You’d be forgiven for not mistaking Portland, Oregon as an epicenter for American Southern cuisine. But in a little hidden dining room on the city’s north end, North Carolina native Maya Lovelace and her barista boyfriend Zach Lefler are transporting diners to the Carolinas, cooking recipes from the coast and upstate Appalachia with a deep reverence for the food of her grandparents, including a DIY approach to coffee roasting.

Here when they put a bird on it, that bird is brined, dusted and fried, and the “it” is your lucky face. This is dinner & coffee at Mae PDX.


The pop-up is named for Maya Lovelace’s grandmother, whose cookbook she’s dutifully working through in a series of Monday and Wednesday night dinners in the back of Old Salt Marketplace, a butcher shop & bar / restaurant in Portland’s cool-as NE 42nd dining strip. Grandma aside, Lovelace’s kitchen bona fides are in order: she was part of the team that helped open Sean Brock’s original Husk Restaurant in Nashville, and more recently she’s served as sous chef at Naomi Pomeroy’s Beast restaurant here in Portland. Both Pomeroy and Brock have a clutch of James Beard awards between them, and both cook with a characteristic unfussyness and hyperlocal sourcing practices that have made their restaurants into much-loved destinations on either coast.

Mae’s family-style menu is locavore with exceptions—the greens and proteins are from Oregon, but the country ham comes from pork saint Alan Benton in Madisonville, Tennessee, and several of the starches are from rare heirloom varieties from the Carolina coast. The coffee, of course, is far-traveled as well, hailing from Carmo de Minas, Brazil. Zach Lefler’s role here is that of a supportive partner: he’s a waiter, a second hand in the kitchen, and has definitely washed some dishes, but he’s also roasting the coffee for Mae and brewing it up as well. More on that later—it’s ostensibly why I’m here, writing this article for a coffee website, but I am duty-bound to first talk about the food.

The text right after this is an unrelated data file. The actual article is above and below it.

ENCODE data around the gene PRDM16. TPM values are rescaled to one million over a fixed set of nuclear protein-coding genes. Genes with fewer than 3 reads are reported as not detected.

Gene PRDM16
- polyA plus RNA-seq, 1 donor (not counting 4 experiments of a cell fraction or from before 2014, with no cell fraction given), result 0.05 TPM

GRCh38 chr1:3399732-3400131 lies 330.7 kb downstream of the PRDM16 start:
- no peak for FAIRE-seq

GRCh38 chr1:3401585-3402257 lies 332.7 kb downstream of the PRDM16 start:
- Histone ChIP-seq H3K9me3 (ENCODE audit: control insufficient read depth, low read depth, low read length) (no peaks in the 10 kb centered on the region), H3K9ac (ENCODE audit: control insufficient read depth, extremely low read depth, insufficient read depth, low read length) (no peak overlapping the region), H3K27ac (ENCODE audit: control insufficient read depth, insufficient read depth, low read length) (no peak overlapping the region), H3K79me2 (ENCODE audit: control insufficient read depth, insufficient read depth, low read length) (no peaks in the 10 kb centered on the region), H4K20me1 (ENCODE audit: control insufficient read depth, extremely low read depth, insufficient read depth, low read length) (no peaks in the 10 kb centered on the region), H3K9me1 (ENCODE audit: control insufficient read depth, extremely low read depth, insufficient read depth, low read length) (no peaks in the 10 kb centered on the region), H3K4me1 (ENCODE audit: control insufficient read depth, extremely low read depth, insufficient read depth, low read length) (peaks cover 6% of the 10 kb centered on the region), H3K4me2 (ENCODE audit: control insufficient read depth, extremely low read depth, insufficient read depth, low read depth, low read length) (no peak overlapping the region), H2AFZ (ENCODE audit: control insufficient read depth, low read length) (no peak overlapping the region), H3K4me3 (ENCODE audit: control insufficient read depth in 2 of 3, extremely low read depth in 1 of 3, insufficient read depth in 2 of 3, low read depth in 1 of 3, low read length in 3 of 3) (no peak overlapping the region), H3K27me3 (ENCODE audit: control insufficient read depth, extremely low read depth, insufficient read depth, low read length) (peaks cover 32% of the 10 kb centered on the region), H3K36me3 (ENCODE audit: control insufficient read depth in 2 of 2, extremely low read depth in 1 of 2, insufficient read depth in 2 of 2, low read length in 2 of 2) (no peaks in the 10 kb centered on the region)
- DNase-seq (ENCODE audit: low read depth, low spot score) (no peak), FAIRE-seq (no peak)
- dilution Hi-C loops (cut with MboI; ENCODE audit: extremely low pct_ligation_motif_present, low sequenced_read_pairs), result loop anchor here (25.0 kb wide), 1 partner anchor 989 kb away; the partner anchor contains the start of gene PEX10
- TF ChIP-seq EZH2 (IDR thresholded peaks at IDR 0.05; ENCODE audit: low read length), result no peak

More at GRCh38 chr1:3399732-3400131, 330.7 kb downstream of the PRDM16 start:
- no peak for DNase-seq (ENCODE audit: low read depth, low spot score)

Starting off with a pitcher of pungent sweet sassafras iced tea, dinner at Mae PDX begins with a greens course more bouquet than salad, with lemon balm, violets, pickled mushrooms, and a red-eye vinegrette made with ham stock and coffee. To an accompanying soundtrack of Dolly Parton and Outkast, we’re served a relish plate stocked with fermented corn, pickled green tomatoes and green beans, pimento cheese, and the aforementioned Benton’s country ham with homemade Angel biscuits.

Dinner basically could have stopped here. Maya Lovelace’s biscuits, slathered with pimento cheese and topped with a slice of country ham, has no other point of comparison here in Portland. You could open a restaurant and just serve that.



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But dinner did not stop here. Next was Lovelace’s “Potlicker” collard greens and green onion dumplings, served in a little bowl with braising juice. “Southerners are generally obsessed with this dish,” Lovelace tells us, presenting each dish personally with an anecdote or two, sometimes dropping off huge plates for sharing, other times distributing individual dishes to the guests.

Next, a rice and pea saps bowl is traditional coastal Carolina fare, served with sliced pecans for a bitterness that offsets the savory rice porridge. Almost like a Southern congee, so flavorful and savory and yet utterly composed, I doused my serving with Cristal hot sauce from the bottles Lovelace has placed liberally around her dining room.


Then another salad, this time a medley of substantive braising greens served with a peach vinegar, bacon fat and buttermilk dressing. (You know, for health.) This course was served with cornbread and sorghum butter, another major highlight. The cornbread—from a cornbread mould shaped like little ears of corn—is made without sugar and flour. “Grandma says that makes it a cake,” explains Lovelace.

I’m astonished in the moment to realize that there’s basically two people preparing and serving this entire meal. This is Maya Lovelace and Zach Lefler’s show, with occasional unseen backstage help from the restaurant.